## Introduction

This blog post was supposed to be about the Gradient Descent Algorithm. But now it is not. That will be my next post. 😊

Because, in my passion to understand how various Machine Learning Algorithms are working and how to implement them in Qlik Script, I am always in need of lots of different data sets. And there are many good data set out there, free to use, but I realized that I spent to much time understanding the data rather than understanding the algorithms. I want to be able to “ignore” the data in a way, but still understand if the result of the algorithm is good or not… I wanted to understand, test, and run the algorithm but avoid spending time on understanding the data. ### ## Dataset Generator Makes Sense!

So, to make things easier for me I decided to create an app that can generate the data I need. I created a “Dataset Generator”!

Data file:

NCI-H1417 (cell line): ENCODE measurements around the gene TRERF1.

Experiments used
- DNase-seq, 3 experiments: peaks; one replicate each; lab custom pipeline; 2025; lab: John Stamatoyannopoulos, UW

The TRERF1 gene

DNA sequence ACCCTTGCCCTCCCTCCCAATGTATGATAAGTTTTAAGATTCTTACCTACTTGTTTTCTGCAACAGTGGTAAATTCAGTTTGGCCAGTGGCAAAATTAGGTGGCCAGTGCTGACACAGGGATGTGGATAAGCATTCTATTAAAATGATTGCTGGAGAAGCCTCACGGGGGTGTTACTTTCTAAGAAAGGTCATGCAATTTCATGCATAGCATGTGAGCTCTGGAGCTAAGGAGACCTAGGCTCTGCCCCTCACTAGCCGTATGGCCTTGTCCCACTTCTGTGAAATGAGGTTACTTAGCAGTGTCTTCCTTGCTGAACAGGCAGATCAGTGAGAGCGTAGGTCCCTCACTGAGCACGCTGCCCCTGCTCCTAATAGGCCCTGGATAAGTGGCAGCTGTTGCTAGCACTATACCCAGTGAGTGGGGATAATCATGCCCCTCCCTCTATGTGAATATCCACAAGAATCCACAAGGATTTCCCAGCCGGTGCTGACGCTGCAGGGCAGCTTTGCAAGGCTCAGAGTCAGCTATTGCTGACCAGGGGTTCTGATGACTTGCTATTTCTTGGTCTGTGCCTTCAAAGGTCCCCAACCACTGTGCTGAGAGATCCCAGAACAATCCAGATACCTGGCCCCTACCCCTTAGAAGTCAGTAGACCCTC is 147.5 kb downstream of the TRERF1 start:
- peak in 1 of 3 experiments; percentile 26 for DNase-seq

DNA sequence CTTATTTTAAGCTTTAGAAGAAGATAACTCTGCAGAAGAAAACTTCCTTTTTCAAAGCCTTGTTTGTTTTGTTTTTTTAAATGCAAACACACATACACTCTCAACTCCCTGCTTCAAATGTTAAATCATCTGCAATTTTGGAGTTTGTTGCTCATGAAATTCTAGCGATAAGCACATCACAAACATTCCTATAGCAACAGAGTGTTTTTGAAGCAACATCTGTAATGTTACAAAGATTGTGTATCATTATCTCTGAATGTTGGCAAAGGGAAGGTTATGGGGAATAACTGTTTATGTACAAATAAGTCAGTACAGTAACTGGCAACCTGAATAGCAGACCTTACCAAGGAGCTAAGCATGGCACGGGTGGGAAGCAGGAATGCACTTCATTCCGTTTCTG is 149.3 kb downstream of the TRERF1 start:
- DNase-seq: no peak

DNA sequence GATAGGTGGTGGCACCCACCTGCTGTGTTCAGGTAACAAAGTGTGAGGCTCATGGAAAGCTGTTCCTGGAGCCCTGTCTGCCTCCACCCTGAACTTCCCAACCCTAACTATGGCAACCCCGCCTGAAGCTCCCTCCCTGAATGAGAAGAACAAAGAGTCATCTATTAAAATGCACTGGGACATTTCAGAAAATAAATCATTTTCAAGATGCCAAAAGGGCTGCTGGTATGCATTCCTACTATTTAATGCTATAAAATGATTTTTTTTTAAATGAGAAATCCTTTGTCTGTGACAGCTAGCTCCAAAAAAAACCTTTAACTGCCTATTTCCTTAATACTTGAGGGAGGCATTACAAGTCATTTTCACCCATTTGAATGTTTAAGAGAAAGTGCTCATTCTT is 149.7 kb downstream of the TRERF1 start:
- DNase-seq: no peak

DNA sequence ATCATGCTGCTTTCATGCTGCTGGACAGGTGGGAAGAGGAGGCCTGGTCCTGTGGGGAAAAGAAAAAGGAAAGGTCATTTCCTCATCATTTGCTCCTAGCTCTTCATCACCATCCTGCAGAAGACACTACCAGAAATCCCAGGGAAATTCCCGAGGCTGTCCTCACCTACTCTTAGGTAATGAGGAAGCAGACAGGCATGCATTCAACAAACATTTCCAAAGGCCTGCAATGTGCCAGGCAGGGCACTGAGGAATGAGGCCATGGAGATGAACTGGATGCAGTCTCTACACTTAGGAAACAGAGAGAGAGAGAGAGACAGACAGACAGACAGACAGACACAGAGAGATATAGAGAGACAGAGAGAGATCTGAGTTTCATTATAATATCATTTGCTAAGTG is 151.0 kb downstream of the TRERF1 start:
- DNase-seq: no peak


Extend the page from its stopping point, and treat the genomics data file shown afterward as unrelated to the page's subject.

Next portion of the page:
To my big surprise, I am find my self not only use Qlik Sense Script for Machine Learning, I am now also using Qlik Script to generate the data I need to run the scripts for Machine Learning. 😊And this makes Sense!

The great thing with the “data set generator” is that I can decide what kind of data I want to try the algorithm on – how many fields, minimum and maximum values, how much “randomness” and “outliners”, etc, and also very important, I have complete understanding of what is the expected “truth”, since I am also first creating the “truth”, and I can instead focus on the result of the algorithm.

### How to Code it

The basic functionality behind the dataset generator is very simple. I use the Qlik Function Autogenerate() to generate as many rows I need, then some math functions and particularly the rand() function to generate some random input data.

Let’s say I want to generate some product related data like this:

 Product number Weight Shipping Cost 1 100kg 19\$ 2 12kg 2\$ etc

What I want to do later is to train a Machine Learning algorithm on this data to be able to estimate a good Shipping Cost for new items: